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Christoph returned the next day to investigate. Though the crumbling Cypress Log Cabin was still available, he decided it would be too costly to renovate. “It looked totally decayed,” he recalls. He settled instead on the Armco-Ferro House, which was at the time being used by two suburban Chicago couples as a weekend retreat.
Before applying for the lease, Christoph spent three months researching what it would take to restore the structure. He consulted with two architects and a couple of engineers. It was clear that the enamel exterior panels, which had rusted, would have to be replaced. The roof leaked, despite assorted patch jobs over the years. Nonetheless, in May 2005, the Lichtenfelds signed on, promising Indiana Landmarks they would restore the house to its original state, with allowances for some modern conveniences and smarter construction where necessary.
The Lichtenfelds first moved the house to excavate and install a basement (one of those modern conveniences) and then moved it back. Even with this disruption, Christoph says, “we had no idea what we’d find.” Comfortably middle class, but hardly rich benefactors hell-bent on historic preservation at any cost, the couple did not have endless dollars to pour into the renovation. But Christoph Lichtenfeld is nothing if not resourceful.
On his near-daily drive to the house, Christoph passed the headquarters of Northwest Indiana Ironworkers Local 395 on Interstate 94. He started to think, I wonder if I could get them involved? One day he stopped and explained the situation. The apprenticeship coordinator, David Hall, visited the site and thought it was a perfect fit: a worthy nonprofit project that offered apprentices a chance to hone skills and learn teamwork. The union would supply the labor at no charge. “You don’t get opportunities like this very often,” Hall says.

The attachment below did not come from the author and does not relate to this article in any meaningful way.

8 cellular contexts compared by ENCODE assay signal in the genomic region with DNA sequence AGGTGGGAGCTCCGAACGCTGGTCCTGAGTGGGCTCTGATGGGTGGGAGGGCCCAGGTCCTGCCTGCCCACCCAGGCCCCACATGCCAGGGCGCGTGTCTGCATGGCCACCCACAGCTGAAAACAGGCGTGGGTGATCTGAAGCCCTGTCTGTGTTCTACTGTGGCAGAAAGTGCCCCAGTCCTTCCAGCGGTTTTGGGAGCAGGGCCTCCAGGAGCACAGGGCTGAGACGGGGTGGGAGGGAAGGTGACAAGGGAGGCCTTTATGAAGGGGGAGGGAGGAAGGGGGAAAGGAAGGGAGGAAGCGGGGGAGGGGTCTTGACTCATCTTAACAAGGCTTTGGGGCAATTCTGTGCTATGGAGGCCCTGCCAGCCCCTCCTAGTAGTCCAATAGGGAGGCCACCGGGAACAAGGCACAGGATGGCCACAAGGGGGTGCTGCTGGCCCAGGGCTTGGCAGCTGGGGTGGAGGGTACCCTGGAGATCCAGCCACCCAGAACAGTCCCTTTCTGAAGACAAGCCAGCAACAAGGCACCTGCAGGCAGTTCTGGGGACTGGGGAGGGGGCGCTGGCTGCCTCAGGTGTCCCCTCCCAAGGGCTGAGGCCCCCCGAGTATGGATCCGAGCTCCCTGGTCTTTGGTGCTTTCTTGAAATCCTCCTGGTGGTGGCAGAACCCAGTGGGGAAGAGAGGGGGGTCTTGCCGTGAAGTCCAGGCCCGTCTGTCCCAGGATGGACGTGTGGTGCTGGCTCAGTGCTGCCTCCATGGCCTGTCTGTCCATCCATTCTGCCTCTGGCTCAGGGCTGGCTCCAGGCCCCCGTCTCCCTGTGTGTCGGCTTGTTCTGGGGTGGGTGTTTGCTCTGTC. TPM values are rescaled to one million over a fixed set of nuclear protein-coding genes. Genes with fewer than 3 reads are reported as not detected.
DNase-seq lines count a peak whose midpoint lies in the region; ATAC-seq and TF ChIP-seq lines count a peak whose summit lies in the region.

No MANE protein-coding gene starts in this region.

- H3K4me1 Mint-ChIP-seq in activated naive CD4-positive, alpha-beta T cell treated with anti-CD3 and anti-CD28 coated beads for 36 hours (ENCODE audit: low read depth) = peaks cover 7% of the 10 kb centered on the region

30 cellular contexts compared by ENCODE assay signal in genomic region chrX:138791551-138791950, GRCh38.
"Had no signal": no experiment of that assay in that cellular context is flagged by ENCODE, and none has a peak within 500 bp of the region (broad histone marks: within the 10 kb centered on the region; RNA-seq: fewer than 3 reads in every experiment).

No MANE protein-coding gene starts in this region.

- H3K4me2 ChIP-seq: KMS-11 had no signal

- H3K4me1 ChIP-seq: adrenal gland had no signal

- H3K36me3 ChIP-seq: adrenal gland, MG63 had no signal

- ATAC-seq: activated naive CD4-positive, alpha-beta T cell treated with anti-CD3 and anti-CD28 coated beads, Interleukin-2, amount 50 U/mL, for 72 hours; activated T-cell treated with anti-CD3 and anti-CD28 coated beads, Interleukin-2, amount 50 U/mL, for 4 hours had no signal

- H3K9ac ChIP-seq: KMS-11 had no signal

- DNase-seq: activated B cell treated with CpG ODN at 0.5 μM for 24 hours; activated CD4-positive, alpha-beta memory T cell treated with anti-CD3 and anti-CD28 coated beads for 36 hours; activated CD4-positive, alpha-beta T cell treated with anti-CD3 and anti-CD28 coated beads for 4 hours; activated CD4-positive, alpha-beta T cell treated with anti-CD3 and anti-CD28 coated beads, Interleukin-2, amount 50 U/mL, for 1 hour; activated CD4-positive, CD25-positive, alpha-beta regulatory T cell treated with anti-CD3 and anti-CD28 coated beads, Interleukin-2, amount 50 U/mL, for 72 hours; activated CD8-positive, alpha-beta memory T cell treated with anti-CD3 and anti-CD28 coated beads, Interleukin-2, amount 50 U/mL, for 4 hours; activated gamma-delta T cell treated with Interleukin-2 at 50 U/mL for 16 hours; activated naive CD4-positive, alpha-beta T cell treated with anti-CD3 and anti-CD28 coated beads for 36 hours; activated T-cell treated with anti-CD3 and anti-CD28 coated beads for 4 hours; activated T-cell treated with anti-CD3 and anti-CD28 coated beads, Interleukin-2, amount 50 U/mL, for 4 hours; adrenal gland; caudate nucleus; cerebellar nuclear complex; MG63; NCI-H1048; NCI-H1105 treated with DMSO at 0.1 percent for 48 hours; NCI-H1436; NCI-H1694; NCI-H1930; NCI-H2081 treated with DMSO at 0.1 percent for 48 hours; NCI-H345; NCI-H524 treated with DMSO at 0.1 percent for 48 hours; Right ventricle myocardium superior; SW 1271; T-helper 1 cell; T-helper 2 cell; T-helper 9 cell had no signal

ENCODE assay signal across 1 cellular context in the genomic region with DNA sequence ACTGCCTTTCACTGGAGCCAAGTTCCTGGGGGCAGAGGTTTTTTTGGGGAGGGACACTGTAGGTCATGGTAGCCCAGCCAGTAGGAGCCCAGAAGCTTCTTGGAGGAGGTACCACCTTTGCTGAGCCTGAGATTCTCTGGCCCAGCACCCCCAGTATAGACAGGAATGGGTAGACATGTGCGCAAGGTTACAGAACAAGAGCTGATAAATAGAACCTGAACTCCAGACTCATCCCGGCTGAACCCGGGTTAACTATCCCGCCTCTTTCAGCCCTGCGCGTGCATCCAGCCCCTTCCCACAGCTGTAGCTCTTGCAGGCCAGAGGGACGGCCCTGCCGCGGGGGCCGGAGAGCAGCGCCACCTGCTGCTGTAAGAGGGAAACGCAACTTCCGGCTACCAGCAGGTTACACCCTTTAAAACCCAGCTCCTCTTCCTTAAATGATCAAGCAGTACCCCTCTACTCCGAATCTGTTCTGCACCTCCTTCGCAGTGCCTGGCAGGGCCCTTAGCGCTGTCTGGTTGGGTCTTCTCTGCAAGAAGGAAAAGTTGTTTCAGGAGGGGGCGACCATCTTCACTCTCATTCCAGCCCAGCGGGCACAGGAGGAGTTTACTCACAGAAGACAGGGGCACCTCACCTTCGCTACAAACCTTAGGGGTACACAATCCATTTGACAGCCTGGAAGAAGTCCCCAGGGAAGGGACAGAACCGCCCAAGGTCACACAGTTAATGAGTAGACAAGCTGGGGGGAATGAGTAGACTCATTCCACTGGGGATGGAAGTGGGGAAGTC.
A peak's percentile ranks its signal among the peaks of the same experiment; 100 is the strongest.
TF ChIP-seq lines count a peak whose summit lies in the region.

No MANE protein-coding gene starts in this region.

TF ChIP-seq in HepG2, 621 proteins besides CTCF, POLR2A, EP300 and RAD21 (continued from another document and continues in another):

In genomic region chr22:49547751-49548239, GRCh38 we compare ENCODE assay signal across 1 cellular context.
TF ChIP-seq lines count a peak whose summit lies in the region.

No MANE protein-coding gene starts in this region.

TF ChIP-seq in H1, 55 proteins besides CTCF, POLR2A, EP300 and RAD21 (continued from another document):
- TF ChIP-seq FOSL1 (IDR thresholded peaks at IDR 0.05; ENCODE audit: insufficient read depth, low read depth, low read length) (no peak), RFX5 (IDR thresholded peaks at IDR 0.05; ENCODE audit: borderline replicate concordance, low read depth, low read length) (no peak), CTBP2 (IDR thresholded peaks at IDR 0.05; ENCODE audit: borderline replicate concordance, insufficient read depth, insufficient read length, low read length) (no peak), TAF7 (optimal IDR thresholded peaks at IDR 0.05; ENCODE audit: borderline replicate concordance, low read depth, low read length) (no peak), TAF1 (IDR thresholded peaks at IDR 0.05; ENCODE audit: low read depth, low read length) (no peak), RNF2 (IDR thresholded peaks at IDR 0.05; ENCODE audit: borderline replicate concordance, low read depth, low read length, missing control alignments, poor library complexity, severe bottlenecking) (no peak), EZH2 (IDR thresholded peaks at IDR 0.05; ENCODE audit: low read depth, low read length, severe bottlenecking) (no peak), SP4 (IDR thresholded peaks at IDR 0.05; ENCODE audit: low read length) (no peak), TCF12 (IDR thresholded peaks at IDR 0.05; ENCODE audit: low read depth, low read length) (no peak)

Rich Hertaus, an instructor who was the foreman of the project, quickly recognized Christoph’s dedication: “I said, ‘I will help you. Your dream has become my dream.’” By now, the Lichtenfelds were $120,000 into the renovation. “It was too late to turn back,” Charlotte says. “We didn’t want this to be our life’s failure.” Over a total of three months in 2006 and 2007, the ironworkers donated about 2,500 hours of labor. Christoph provided the materials; Charlotte rose at 5 a.m. every day to make 14 lunches for the workers.
Before the ironworkers could get started on the interior, the failing roof had to be tackled—a task that led to the first hint that disaster loomed. When Christoph climbed onto the roof and drilled down, the drill bit stopped at four inches. Not bad—removing four inches of roofing material wouldn’t be all that difficult. Except that the drill bit had actually hit tile, and another ten inches of material sat underneath. Eventually a whopping 27 tons of old roof had to be removed.
Then the ironworkers started exploring beneath the exterior, revealing the extent of the trouble. The house “probably would have been condemned had people known,” Christoph says. Mold, water damage, and rot were everywhere. The structure was dangerously unstable. Steel side panels that had been sitting on the sand for 70 years had rusted away. The Lichtenfelds bought a boom truck to protect workers on the upper floors. Though the ironworkers managed to replace all of the horizontal surfaces on the first, second, and third floors without taking the house apart, it would have been easier to tear the place down and start over. But that would have compromised the historic authenticity—a no-no in Indiana Landmarks’ book.
“One of the low points was when we took up the hardwood floor in the bedroom,” Charlotte recalls. “When we pulled off the felt that had been put on the steel for soundproofing, the steel came crumbling off, stuck to the felt.” She fetches a piece of the steel to show me. It looks like a Parmesan crisp, lacy and delicate. At one point, she tells me, an ironworker fell through the first floor, his legs dangling into the basement.
Once the house was stabilized, Christoph supervised work on the interior, hiring men to do dry wall, electrical, plumbing, carpentry, and floors. The septic system had to be replaced. Christoph spent months searching for a firm to restore two doors and 32 iron windows. A company in New York wanted $17,000 for the job; Christoph ended up with an outfit in suburban Harvey that agreed to do the work between other gigs—a job that took nearly three years. Through 2008, 2009, and on into this summer, the Lichtenfelds kept writing big checks.